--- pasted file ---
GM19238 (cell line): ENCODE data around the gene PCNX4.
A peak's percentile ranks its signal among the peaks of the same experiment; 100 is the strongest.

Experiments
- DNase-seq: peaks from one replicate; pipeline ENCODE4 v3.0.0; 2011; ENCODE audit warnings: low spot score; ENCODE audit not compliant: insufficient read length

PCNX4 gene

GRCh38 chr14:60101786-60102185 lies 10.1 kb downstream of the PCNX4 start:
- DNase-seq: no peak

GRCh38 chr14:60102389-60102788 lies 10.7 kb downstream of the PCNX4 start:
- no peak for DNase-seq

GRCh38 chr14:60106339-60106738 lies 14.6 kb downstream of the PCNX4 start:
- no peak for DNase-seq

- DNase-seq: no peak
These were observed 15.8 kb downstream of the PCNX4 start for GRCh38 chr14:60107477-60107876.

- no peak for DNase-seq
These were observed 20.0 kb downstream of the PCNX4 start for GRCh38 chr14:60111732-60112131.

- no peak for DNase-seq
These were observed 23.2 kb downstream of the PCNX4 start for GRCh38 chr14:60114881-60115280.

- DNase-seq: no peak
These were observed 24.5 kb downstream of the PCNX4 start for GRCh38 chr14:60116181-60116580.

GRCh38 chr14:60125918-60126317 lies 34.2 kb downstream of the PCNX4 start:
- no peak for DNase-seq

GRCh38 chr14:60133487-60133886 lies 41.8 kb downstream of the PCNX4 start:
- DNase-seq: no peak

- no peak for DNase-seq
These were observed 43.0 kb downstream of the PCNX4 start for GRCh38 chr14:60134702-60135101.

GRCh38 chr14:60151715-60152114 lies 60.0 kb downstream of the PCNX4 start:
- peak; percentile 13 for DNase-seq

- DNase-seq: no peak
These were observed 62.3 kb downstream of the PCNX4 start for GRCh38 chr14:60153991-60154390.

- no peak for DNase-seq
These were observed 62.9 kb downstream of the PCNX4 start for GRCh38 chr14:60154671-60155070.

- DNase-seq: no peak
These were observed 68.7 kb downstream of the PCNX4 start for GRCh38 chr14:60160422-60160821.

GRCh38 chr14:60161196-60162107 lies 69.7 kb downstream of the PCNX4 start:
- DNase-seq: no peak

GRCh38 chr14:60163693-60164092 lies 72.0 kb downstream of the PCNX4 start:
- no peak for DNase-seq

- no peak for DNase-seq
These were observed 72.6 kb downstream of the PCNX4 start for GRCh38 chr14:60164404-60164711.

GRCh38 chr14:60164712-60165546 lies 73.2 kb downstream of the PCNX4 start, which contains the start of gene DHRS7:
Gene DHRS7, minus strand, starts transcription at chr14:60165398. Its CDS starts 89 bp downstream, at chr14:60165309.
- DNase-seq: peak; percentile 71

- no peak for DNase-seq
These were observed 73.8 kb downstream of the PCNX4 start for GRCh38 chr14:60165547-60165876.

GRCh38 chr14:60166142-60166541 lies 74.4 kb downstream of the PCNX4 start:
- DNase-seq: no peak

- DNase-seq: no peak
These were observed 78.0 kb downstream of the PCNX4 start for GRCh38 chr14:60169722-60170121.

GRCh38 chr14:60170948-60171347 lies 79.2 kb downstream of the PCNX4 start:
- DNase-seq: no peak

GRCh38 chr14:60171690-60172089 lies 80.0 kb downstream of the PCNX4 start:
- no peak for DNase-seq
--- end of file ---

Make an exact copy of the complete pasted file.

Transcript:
GM19238 (cell line): ENCODE data around the gene PCNX4.
A peak's percentile ranks its signal among the peaks of the same experiment; 100 is the strongest.

Experiments
- DNase-seq: peaks from one replicate; pipeline ENCODE4 v3.0.0; 2011; ENCODE audit warnings: low spot score; ENCODE audit not compliant: insufficient read length

PCNX4 gene

GRCh38 chr14:60101786-60102185 lies 10.1 kb downstream of the PCNX4 start:
- DNase-seq: no peak

GRCh38 chr14:60102389-60102788 lies 10.7 kb downstream of the PCNX4 start:
- no peak for DNase-seq

GRCh38 chr14:60106339-60106738 lies 14.6 kb downstream of the PCNX4 start:
- no peak for DNase-seq

- DNase-seq: no peak
These were observed 15.8 kb downstream of the PCNX4 start for GRCh38 chr14:60107477-60107876.

- no peak for DNase-seq
These were observed 20.0 kb downstream of the PCNX4 start for GRCh38 chr14:60111732-60112131.

- no peak for DNase-seq
These were observed 23.2 kb downstream of the PCNX4 start for GRCh38 chr14:60114881-60115280.

- DNase-seq: no peak
These were observed 24.5 kb downstream of the PCNX4 start for GRCh38 chr14:60116181-60116580.

GRCh38 chr14:60125918-60126317 lies 34.2 kb downstream of the PCNX4 start:
- no peak for DNase-seq

GRCh38 chr14:60133487-60133886 lies 41.8 kb downstream of the PCNX4 start:
- DNase-seq: no peak

- no peak for DNase-seq
These were observed 43.0 kb downstream of the PCNX4 start for GRCh38 chr14:60134702-60135101.

GRCh38 chr14:60151715-60152114 lies 60.0 kb downstream of the PCNX4 start:
- peak; percentile 13 for DNase-seq

- DNase-seq: no peak
These were observed 62.3 kb downstream of the PCNX4 start for GRCh38 chr14:60153991-60154390.

- no peak for DNase-seq
These were observed 62.9 kb downstream of the PCNX4 start for GRCh38 chr14:60154671-60155070.

- DNase-seq: no peak
These were observed 68.7 kb downstream of the PCNX4 start for GRCh38 chr14:60160422-60160821.

GRCh38 chr14:60161196-60162107 lies 69.7 kb downstream of the PCNX4 start:
- DNase-seq: no peak

GRCh38 chr14:60163693-60164092 lies 72.0 kb downstream of the PCNX4 start:
- no peak for DNase-seq

- no peak for DNase-seq
These were observed 72.6 kb downstream of the PCNX4 start for GRCh38 chr14:60164404-60164711.

GRCh38 chr14:60164712-60165546 lies 73.2 kb downstream of the PCNX4 start, which contains the start of gene DHRS7:
Gene DHRS7, minus strand, starts transcription at chr14:60165398. Its CDS starts 89 bp downstream, at chr14:60165309.
- DNase-seq: peak; percentile 71

- no peak for DNase-seq
These were observed 73.8 kb downstream of the PCNX4 start for GRCh38 chr14:60165547-60165876.

GRCh38 chr14:60166142-60166541 lies 74.4 kb downstream of the PCNX4 start:
- DNase-seq: no peak

- DNase-seq: no peak
These were observed 78.0 kb downstream of the PCNX4 start for GRCh38 chr14:60169722-60170121.

GRCh38 chr14:60170948-60171347 lies 79.2 kb downstream of the PCNX4 start:
- DNase-seq: no peak

GRCh38 chr14:60171690-60172089 lies 80.0 kb downstream of the PCNX4 start:
- no peak for DNase-seq